Monday, April 20, 2009

Eddy, Budy, Piste Top Bar


Three days later I returned to Bogor to find that Eddy was no longer in hospital . His father had taken him home.

"Why did you take the boy home?" I demanded of the father, when I reached his hut.

"Eddy was better," came the reply.

"Has he got any medicine?"


"This is crazy. We must get back to the hospital immediately."

The father didn’t argue. We piled into my van and drove fast over the potholes towards the centre of town.

"Why," I asked the doctor at the Hospital, "was Eddy allowed to go home without any medicine?"

"We can’t force patients to stay," said the doctor, avoiding my eyes.

"Should he stay in hospital?" I asked.

"He’s not yet better but the father wants him home. However, he can get some outpatient medicine." The doctor began to write out a prescription.

Before going home I visited Budi’s house. It was empty but a little way along the road I came across the family on their way to visit neighbours. Budi was in tears, trailing behind his mum and dad. Mum was scolding Budi and her teeth were showing. I stopped to ask after the child’s health. I was assured that all was well.

By the time I got to the plush and exclusive Piste Top Bar that evening, to meet Fergus, I was ready for a drink. I had a lot on my mind. I was discovering that in the Third World it was not always so easy to help the waifs and strays. There was the problem of human nature. Nurses could let their child patients walk out of the ward; foolish TB patients seemed to prefer buying TV sets to buying hospital medicines; ignorant fathers could take their children out of hospital too soon; impatient mothers could reduce their sick children to tears. Perhaps it was the same in the slums of Liverpool or London.

I looked around the bar. The clientele were mainly Indonesians in dark suits or designer dresses. On several tables there were whisky bottles positioned beside the candles.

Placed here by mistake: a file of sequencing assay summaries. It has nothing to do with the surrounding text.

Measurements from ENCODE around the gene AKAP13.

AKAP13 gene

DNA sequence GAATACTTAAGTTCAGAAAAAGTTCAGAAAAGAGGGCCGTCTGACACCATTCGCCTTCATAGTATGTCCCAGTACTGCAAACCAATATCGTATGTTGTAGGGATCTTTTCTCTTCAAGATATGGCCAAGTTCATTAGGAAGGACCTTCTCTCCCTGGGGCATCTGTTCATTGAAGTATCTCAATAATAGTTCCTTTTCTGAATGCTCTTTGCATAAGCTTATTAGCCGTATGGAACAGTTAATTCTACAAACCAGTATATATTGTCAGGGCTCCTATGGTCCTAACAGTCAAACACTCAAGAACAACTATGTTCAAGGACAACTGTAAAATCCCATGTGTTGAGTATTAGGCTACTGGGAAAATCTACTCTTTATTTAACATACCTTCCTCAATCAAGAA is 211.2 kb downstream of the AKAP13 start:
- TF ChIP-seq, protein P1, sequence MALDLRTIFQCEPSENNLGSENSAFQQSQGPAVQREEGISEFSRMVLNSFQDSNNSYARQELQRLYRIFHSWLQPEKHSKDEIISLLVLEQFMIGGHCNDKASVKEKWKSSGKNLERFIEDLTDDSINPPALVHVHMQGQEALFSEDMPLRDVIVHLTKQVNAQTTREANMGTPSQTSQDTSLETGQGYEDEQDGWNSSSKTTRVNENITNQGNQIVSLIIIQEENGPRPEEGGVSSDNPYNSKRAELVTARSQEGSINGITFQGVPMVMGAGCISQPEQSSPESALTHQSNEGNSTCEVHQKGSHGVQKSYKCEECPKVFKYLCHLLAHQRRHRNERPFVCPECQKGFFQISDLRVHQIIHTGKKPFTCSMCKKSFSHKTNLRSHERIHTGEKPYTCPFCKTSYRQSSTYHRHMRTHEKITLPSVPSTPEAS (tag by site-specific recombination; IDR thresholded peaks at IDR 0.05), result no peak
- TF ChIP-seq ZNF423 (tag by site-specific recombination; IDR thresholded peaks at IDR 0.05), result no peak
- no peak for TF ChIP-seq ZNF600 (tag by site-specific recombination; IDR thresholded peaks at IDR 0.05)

"How was your day?" I asked Fergus.

"Squash at ISCI. Well, I was thirsty. Went for a workout. Sunbathed at the Mandarin. How was your day?"

"Still no sign of Bangbang." I was aware that I had been in favour of Bangbang staying on at the Dipo hospital.

"Well, it’s not your fault."

"It’s crowded tonight," I said, changing the subject. "Who’s the guy getting all the attention over on our left?"

"Relation of Big Daddy, sitting with his body guards," said Fergus.

"Big Daddy?"

"The President," explained Fergus.

"And the guy in the dark blue suit at the back?" I asked.

"I could be wrong, but it looks like the general who organised the East Timor invasion in 1975. A good catholic."

"Surely not."

"And the CIA station chief is the guy at the next table who looks like a Colombian drugs baron."

"You’re having me on. That’s Carmen."

Indeed it was Carmen and she came to join us at our table. As the Philippino band began to play a song about "Money! Money! Money!" I began to relax with my beer.

A few days later my driver had good news. He had visited Eddy in Bogor and found that the boy was restored to good health. His typhoid was gone.


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